Chinese Olympians Banned from Eating Meat

CHINA - Chinese athletes preparing for the London Olympics have been banned from eating meat over fears they may consume clenbuterol - the prohibited performance-enhancing substance that led to Chinese Olympic judo champion Tong Wen's two-year ban.
calendar icon 5 March 2012
clock icon 3 minute read

The meat ban forbidding national team athletes from eating meat products when dining out was issued by China's General Administration of Sport in an urgent notice recently due to fears that banned clenbuterol substances in meat would cause athletes to fail the drug tests in the run-up to the 2012 London Games.

Huang Wenyi, a gold medal winner at the 2010 Guangzhou Asian Games and currently training for the 2012 London Olympics, revealed on her Sina Weibo that clenbuterol, or "lean meat power," which is administered to livestock to bulk them up and produce leaner meat, was even found in pork products raised and prepared exclusively for athletes.

"The Administration issued an urgent order banning athletes from eating pork, beef or lamb outside. When dining out, we are only allowed to eat fish and chicken," Ms Wenyi said. "Is there any food safe to eat in China?" she added. But Ms Wenyi later deleted the post.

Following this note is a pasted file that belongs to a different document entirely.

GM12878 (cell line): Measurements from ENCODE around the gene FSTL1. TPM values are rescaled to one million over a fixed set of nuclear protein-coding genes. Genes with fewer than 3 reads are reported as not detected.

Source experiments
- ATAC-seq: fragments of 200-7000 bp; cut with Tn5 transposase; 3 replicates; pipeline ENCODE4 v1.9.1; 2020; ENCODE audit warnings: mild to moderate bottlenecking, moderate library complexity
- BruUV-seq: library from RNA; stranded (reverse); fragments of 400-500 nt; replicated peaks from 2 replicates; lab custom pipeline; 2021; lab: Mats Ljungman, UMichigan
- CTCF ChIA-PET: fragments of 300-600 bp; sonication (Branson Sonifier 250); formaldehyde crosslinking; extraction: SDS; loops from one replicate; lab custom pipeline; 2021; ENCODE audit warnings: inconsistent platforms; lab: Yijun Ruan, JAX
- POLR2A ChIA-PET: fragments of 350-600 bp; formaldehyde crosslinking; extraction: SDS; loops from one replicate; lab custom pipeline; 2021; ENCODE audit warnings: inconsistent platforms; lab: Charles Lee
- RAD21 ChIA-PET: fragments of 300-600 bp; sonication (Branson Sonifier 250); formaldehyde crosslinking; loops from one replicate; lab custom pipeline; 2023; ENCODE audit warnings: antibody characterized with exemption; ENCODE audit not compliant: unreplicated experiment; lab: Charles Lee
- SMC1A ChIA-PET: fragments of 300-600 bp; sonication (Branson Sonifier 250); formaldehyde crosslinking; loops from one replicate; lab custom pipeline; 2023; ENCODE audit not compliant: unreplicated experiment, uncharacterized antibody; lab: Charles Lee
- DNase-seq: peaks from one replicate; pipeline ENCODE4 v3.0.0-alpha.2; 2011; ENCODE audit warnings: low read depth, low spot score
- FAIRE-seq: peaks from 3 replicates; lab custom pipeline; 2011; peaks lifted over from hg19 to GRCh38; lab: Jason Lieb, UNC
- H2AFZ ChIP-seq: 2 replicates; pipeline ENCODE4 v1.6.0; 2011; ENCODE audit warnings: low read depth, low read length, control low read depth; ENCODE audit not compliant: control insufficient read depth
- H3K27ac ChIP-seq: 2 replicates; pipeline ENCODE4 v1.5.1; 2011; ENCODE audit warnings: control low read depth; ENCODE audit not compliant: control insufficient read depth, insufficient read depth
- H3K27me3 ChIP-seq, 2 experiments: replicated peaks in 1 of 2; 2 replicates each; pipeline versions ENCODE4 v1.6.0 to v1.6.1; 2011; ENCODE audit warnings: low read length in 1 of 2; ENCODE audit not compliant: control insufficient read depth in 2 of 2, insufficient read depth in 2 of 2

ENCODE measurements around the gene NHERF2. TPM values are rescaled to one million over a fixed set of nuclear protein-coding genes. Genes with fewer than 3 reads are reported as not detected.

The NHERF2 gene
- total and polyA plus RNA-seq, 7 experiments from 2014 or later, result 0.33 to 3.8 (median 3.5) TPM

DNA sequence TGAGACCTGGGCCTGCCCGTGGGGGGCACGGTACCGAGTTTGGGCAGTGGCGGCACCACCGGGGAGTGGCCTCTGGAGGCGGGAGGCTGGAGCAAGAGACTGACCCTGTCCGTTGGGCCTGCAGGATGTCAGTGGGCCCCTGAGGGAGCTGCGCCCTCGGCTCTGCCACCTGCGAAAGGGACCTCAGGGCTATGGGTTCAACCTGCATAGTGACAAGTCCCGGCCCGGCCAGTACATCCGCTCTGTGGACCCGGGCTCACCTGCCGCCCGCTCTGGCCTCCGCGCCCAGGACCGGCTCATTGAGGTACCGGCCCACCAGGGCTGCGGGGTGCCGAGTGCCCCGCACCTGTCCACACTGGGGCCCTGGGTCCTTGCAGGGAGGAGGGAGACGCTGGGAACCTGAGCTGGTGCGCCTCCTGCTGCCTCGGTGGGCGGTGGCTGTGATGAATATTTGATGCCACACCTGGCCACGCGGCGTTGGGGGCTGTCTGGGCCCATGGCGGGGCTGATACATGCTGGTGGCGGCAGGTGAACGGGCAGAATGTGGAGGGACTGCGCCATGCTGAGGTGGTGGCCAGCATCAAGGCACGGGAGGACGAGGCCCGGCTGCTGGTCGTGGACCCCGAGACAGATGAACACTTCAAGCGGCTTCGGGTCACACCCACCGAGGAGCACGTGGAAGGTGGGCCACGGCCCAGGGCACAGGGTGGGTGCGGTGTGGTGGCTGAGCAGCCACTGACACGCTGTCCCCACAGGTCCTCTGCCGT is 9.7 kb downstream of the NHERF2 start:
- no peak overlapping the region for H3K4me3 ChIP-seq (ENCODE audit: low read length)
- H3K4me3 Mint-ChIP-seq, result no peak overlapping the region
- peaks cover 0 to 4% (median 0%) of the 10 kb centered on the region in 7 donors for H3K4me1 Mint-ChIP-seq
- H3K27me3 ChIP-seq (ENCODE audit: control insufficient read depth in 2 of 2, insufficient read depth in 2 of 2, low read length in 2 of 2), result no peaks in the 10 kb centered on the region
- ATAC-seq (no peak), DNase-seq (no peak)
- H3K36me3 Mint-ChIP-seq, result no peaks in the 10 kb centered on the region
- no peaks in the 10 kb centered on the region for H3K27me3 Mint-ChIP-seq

The move to guarantee Chinese Olympians are free from performance-enhancing drugs has been strictly carried out as another Olympian revealed that anyone violating the ban would be expelled from the national team.

"Now the only place that we could eat safely turns out to be our cafeteria." Lu Yong, Beijing Olympics men's 85kg weightlifting champion twitted on his Sina Weibo. "It's a disaster for athletes as the prohibited substance in over 52 per cent of the meat products in Beijing has exceeded the drug test standard."

Top athletes brought down by eating meat containing clenbuterol

Alberto Contador, cycling

Earlier this week, three-time Tour de France champion Alberto Contador was banned from competing for two years from professional cycling and stripped of his 2010 title after testing positive for clenbuterol.

The Court of Arbitration for Sport rejected his claim that the positive result was caused by eating contaminated meat during a 2010 Tour rest day rather than taking clenbuterol as a performance-enhancing drug.

Tong Wen, judo

China's Olympic judo champion Tong Wen was banned for two years by the International Judo Federation on 10 May 2010 and was required to give back her gold medal from the World Championships of 2009.

Mr Wen blamed pork chops for the positive clenbuterol test and subsequently contested the ban and took her case to the Court of Arbitration for Sport who ruled that a doping violation could not be proved and found in her favor ordering that she be reinstated immediately with all rights. She returned to international competition in May 2011 winning gold at the Moscow Grand Slam.

Jessica Hardy, swimming

American swimmer Jessica Hardy tested positive at the US trials in July 2008. She served a one-year suspension, having claimed she unknowingly took the drug in a contaminated food supplement.

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